Iris atrophy (essential) (progressive) digital illustration

Iris atrophy (essential) (progressive) Save

ICD-10 code: H21.26

Chapter: Diseases of the eye and adnexia

Iris Atrophy (Essential) (Progressive) - Causes, Symptoms, and Treatment

Iris atrophy is a condition where the colored part of the eye, called the iris, becomes thin and loses its normal structure. This condition is also known as essential iris atrophy or progressive iris atrophy.

The iris is responsible for controlling the amount of light that enters the eye. It also determines the color of the eye. When the iris is affected by atrophy, it can lead to a variety of symptoms and potential complications.

Causes of Iris Atrophy

There are several potential causes of iris atrophy, including:

  1. Genetic factors - Some cases of iris atrophy may be inherited from parents.
  2. Autoimmune diseases - Conditions like lupus and rheumatoid arthritis can cause damage to the iris and other parts of the eye.
  3. Eye injuries - Trauma to the eye can sometimes lead to iris atrophy.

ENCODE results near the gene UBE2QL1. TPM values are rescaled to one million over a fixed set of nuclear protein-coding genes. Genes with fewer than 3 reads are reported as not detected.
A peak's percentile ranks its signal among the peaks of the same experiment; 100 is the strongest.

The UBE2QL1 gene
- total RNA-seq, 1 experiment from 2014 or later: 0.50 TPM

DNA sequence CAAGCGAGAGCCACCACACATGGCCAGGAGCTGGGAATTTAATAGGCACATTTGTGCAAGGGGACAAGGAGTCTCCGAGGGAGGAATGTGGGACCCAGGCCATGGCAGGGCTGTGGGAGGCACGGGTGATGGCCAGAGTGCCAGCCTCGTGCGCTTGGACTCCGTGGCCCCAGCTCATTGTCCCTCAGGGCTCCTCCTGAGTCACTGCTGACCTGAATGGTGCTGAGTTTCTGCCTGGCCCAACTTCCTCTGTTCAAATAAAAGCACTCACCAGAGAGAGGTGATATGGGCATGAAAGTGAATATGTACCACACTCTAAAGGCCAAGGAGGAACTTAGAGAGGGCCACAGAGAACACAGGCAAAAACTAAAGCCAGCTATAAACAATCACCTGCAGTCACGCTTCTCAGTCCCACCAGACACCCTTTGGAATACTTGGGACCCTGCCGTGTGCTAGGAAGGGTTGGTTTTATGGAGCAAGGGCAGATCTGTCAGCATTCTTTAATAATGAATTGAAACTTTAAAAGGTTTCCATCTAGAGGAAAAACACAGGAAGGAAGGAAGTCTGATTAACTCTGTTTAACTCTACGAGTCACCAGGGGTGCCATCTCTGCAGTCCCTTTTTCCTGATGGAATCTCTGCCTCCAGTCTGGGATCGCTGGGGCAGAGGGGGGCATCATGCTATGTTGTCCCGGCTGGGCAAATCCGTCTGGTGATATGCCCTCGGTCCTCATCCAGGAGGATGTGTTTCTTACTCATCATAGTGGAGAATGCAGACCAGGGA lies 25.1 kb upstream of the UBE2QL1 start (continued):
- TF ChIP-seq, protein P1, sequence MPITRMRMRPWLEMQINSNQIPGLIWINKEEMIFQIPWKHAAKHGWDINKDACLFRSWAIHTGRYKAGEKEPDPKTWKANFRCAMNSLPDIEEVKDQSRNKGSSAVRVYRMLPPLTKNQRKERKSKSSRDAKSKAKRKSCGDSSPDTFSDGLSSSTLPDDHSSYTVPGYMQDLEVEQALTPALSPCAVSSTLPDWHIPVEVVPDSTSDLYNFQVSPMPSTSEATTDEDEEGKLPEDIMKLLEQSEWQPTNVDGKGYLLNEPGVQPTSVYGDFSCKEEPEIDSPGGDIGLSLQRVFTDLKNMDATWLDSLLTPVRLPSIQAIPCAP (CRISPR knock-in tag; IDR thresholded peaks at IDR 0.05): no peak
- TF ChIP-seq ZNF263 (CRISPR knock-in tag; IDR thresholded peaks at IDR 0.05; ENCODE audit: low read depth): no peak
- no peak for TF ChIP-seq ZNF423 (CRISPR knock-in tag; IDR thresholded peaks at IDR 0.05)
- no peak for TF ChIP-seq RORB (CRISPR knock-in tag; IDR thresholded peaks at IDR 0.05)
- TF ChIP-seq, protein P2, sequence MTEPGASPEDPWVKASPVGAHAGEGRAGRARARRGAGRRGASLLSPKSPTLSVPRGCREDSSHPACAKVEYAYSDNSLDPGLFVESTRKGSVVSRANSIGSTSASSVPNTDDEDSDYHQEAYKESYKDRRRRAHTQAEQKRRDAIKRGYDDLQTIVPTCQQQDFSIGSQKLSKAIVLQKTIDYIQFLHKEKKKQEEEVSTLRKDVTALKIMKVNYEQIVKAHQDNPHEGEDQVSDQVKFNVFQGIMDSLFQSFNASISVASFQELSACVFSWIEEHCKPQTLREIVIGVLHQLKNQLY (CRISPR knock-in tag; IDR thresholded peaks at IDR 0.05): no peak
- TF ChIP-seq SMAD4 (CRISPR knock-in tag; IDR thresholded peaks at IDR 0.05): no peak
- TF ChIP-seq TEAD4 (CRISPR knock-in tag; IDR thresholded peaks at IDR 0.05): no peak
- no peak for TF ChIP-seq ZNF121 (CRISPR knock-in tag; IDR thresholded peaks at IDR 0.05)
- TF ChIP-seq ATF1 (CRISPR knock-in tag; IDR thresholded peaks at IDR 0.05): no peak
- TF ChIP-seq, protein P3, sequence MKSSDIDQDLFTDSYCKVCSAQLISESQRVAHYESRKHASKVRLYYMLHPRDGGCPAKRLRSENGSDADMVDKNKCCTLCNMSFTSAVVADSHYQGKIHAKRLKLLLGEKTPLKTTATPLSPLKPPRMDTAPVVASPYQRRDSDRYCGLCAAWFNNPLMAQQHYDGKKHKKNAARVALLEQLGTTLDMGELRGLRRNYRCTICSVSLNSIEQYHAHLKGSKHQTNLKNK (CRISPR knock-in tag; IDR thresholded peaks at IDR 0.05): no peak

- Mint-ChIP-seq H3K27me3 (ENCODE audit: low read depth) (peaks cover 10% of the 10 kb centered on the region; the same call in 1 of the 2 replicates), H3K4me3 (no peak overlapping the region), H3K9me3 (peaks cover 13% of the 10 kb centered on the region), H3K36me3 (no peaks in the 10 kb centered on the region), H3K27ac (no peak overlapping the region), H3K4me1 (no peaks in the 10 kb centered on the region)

4. Age - Iris atrophy is more common in older adults.
Symptoms of Iris Atrophy

The symptoms of iris atrophy can vary depending on the severity of the condition. Some common symptoms include:

  • Changes in the color of the iris
  • Decreased visual acuity
  • Difficulty seeing in bright light
  • Increased sensitivity to glare
  • Small or irregularly shaped pupils
Treatment Options for Iris Atrophy

Unfortunately, there is no cure for iris atrophy. However, there are several treatment options that can help manage the symptoms of the condition:

  • Prescription eyeglasses or contact lenses can improve visual acuity.
  • Anti-glare glasses or sunglasses can reduce sensitivity to light.
  • Artificial tears can help lubricate the eyes and reduce dryness.
  • In severe cases, surgery may be necessary to correct complications like cataracts or glaucoma.

If you are experiencing any symptoms of iris atrophy, it is important to consult with an ophthalmologist for an accurate diagnosis and appropriate treatment plan. With proper management, individuals with iris atrophy can still maintain good eye health and quality of life.